One-shot distributed ridge regression in high dimensions

03/22/2019 ∙ by Edgar Dobriban, et al. ∙ 0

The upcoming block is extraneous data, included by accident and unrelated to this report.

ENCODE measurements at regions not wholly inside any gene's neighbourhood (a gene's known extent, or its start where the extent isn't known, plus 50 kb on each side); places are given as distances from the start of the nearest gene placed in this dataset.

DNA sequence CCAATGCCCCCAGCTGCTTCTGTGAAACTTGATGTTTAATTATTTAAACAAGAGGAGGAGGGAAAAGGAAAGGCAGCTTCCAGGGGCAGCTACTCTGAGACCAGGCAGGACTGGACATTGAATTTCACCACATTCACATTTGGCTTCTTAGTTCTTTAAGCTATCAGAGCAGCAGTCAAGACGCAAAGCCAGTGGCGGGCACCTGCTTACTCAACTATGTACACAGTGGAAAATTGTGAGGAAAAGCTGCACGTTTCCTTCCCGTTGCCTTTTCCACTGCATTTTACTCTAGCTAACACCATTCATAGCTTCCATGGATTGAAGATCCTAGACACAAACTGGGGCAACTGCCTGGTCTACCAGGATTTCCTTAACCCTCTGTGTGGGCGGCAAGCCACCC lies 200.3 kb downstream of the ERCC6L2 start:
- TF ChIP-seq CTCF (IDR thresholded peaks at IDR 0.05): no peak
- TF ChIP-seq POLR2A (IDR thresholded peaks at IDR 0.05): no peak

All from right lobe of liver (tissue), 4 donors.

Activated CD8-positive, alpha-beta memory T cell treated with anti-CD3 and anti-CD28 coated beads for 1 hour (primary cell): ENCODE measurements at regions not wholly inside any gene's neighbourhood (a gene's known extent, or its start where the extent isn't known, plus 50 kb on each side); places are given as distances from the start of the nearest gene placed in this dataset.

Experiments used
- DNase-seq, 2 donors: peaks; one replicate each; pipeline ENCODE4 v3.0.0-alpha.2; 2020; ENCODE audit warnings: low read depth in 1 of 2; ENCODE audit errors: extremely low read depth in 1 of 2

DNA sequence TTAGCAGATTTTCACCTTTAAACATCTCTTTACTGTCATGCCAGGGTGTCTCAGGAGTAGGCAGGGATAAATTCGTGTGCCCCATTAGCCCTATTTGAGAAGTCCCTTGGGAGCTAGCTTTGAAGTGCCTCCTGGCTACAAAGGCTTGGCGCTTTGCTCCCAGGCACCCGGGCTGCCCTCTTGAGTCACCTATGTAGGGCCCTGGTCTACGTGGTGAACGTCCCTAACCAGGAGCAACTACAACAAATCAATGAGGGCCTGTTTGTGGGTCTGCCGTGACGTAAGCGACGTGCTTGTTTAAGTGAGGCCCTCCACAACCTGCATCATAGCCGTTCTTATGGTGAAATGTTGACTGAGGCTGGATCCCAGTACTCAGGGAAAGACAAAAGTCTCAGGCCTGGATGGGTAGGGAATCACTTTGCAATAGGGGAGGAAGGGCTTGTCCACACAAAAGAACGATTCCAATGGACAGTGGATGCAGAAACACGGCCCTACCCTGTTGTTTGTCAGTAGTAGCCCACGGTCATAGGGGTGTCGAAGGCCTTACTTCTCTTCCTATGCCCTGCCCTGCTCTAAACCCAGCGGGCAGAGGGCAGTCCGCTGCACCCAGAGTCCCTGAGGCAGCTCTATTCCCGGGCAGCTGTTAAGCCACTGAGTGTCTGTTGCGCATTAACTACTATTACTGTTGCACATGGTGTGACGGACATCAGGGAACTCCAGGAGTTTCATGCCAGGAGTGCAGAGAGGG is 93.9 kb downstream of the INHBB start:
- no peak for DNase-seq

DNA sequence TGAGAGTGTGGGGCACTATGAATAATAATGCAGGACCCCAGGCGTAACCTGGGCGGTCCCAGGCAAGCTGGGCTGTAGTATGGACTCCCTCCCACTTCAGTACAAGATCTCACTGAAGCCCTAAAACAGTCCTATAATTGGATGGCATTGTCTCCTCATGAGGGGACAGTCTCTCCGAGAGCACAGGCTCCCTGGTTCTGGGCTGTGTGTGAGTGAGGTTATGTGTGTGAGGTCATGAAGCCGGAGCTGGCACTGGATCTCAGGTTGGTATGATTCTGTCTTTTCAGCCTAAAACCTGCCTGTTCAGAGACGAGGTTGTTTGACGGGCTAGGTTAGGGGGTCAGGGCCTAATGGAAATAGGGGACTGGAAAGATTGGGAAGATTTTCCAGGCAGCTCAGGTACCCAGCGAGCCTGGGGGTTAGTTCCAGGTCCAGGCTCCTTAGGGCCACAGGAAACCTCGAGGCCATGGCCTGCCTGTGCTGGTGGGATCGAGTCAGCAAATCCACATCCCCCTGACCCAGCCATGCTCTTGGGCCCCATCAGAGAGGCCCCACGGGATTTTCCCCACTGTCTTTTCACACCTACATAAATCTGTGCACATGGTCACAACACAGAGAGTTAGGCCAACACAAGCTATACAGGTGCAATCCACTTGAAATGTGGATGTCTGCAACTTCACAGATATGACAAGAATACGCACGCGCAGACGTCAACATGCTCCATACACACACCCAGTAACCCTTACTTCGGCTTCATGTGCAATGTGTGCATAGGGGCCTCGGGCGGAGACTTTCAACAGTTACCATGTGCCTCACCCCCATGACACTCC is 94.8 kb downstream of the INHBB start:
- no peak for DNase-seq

In many areas, practitioners need to analyze large datasets that challenge conventional single-machine computing. To scale up data analysis, distributed and parallel computing approaches are increasingly needed. Datasets are spread out over several computing units, which do most of the analysis locally, and communicate short messages. Here we study a fundamental and highly important problem in this area: How to do ridge regression in a distributed computing environment? Ridge regression is an extremely popular method for supervised learning, and has several optimality properties, thus it is important to study. We study one-shot methods that construct weighted combinations of ridge regression estimators computed on each machine. By analyzing the mean squared error in a high dimensional random-effects model where each predictor has a small effect, we discover several new phenomena. 1. Infinite-worker limit: The distributed estimator works well for very large numbers of machines, a phenomenon we call "infinite-worker limit". 2. Optimal weights: The optimal weights for combining local estimators sum to more than unity, due to the downward bias of ridge. Thus, all averaging methods are suboptimal. We also propose a new optimally weighted one-shot ridge regression algorithm. We confirm our results in simulation studies and using the Million Song Dataset as an example. There we can save at least 100x in computation time, while nearly preserving test accuracy.

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